24 February 2012
Book Review: The Great Escape by Fiona Gibson
So she fires off invitations to a hen weekend – just the ticket to get her into the marrying mood. Trouble is…
New mum Sadie is leaving her twin babies for the very first time with their terrified dad…
Lou is unaware that her long-term man Spike is desperate to bundle her onto that Glasgow-bound train so he can hot-foot it round to see his secret fling Miranda…
And, unbeknown to the girls, Johnny, their sexy upstairs neighbour from their art college days, is still frequenting those haunts, desperately in need of a little magic to happen."
I have read a few of Fiona Gibson's novels now, and when I pick them up I am always guaranteed a laugh as I find her stories about motherhood very funny, and my favourite of her books so far has definitely been last year's release Mum On The Run. I loved the cover for this book straight away, it looks very fun with the bright colours and funny picture, but to be honest, that's a little bit deceiving as I felt this book was a little more hard reading than her previous novels, and certainly the subject matters are a bit more serious as well. The book deals with the issues of step-parenting, infidelity, finding yourself after having children amongst others, and I felt these topics made for good reading and I really enjoyed the story as a whole.
The book follows 3 close friends who have known each other since their university days. Hannah is marrying Ryan, but is struggling with the reality of being step mum to his children, and the everyday trials and tribulations that presents. So she decides to head back to Scotland for her hen do, where her and 2 best friends Sadie and Lou all went to University. Things aren't as easy as they seem though... Sadie is now mum to baby twin boys, and is nervous about leaving them alone with husband Barney for the first time. Lou is in a relationship with boyfriend Spike but would be the first to admit they're stuck in a rut. She's puzzled about why Spike sold his precious guitar to help fund her trip to Scotland as well. The characters are all a great group of friends, and I found myself liking them and their stories because they were all very realistic and readable.
My favourite character of the lot was probably new mum Sadie. I think every mum can relate to the nerves of leaving their baby for the first time, even if it is with their dad and I liked how Gibson wrote Sadie's trepidation and worry really well and believably. You could really feel for her and how lost she felt when she became a mum, left her old home and moved to a quiet village where she knew no-one except for hubby Barney. I loved Sadie, although I did find Hannah very likeable too. She is getting a bit unsure about her impending marriage but only because she's worried her fiance's children don't like her. I'm sure any step-mother can sympathise with Hannah and her problems, but Gibson writes it very well and I found these scenes quite awkward to read so think they must be realistic!! My least favourite was Lou, she was a bit blinded about Spike and his extra-curricular activites, letting him doss around at home while she works all hours, and I wanted her to grow a bit of a backbone and tell him to get lost and to get her life back!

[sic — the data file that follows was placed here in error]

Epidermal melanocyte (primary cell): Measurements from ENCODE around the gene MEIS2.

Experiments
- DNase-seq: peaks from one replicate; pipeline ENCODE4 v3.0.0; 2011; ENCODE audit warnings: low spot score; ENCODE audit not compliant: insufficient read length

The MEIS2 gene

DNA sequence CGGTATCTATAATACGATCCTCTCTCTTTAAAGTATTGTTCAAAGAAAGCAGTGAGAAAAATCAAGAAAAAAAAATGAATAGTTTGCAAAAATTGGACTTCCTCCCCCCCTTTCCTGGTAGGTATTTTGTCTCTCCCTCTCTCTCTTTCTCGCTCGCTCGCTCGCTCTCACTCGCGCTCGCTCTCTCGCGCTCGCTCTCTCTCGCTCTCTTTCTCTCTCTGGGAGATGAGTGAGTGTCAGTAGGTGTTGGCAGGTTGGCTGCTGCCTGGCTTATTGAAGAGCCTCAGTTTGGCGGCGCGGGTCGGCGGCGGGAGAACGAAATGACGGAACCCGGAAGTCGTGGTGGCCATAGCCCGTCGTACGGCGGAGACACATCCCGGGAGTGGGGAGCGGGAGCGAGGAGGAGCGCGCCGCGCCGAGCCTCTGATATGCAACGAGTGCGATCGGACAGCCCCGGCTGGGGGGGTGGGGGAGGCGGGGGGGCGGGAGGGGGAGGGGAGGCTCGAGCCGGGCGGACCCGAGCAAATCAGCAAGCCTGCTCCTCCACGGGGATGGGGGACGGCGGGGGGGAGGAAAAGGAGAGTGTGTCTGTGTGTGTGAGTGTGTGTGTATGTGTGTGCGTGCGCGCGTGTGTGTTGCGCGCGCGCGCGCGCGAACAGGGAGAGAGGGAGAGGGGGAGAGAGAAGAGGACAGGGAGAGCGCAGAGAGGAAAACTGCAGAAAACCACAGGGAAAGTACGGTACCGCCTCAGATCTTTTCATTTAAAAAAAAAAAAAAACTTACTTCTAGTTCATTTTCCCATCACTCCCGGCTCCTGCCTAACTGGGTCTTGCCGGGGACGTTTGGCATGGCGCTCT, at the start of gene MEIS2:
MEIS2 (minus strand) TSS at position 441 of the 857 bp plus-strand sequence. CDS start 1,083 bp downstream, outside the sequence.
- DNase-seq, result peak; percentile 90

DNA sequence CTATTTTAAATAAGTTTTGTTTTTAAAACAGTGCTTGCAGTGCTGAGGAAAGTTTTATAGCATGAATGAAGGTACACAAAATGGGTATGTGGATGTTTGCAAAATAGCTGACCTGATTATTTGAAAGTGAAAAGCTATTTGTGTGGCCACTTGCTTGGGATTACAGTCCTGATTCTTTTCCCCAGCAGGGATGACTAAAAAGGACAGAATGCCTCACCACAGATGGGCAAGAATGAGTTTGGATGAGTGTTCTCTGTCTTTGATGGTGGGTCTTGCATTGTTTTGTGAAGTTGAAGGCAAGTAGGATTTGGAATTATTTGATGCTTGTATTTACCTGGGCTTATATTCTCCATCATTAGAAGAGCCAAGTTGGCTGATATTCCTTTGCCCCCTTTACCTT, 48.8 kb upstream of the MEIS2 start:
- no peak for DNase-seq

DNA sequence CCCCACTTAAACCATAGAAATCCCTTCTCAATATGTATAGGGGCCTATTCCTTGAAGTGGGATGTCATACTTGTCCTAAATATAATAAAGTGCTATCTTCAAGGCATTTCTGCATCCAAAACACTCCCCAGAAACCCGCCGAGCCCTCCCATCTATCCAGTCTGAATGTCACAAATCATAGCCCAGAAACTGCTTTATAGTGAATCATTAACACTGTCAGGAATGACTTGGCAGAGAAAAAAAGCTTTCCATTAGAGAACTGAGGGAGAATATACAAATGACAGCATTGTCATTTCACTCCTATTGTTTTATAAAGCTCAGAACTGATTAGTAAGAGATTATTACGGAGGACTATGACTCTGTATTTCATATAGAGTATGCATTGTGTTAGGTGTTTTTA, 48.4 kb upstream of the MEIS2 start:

While the book is mainly set in London with Lou and Hannah, I far more enjoyed it when the characters went up to Scotland. It isn't somewhere I have ever visited, but I could imagine it perfectly in my mind thanks to Gibson's writing bringing it alive. I loved all the scenes, from those in the daytime to the girls clubbing at night with their new friend that they met on the train, and I loved the twist that happened in this part of the book as well. The reappearance of a friend from their old Uni lives shakes up everything for the 3 women, and I enjoyed the way it went with them after he came back on the scene. It also caused ramifications for some people in the book, and it was a good way to kick start everything in the book to make it all right between these characters. Another thing I loved was the way Gibson didn't ignore the stories of the men being left behind when the women went to Scotland, instead their stories are continued, and I especially loved reading how Barney was coping with his twin boys, and it certainly made him realise how hard wife Sadie works
I found this to be very different to the other books by Fiona Gibson I have read before, not quite as funny and light-hearted, instead choosing to focus on the more serious side of these 3 relationships, and how friendship changes over the year as circumstances change. I loved the characters, and found myself really caring about them, which I always think is the sign of a really good book. Don't be fooled by the cover which I think will make people think it's a soft, comedy read because it's so much more than that, and I found myself really wound into the lives of Hannah, Sadie and Lou. If you've enjoyed Gibson's earlier books, then I'm sure you will like this one but if you haven't yet discovered her as an author, I would recommend this one as a good starting point, it's a well written, enjoyable and good novel about the trials and tribulations of parenthood, relationships and accepting change all around you! Recommended.
You can buy The Great Escape as a paperback or as an eBook now.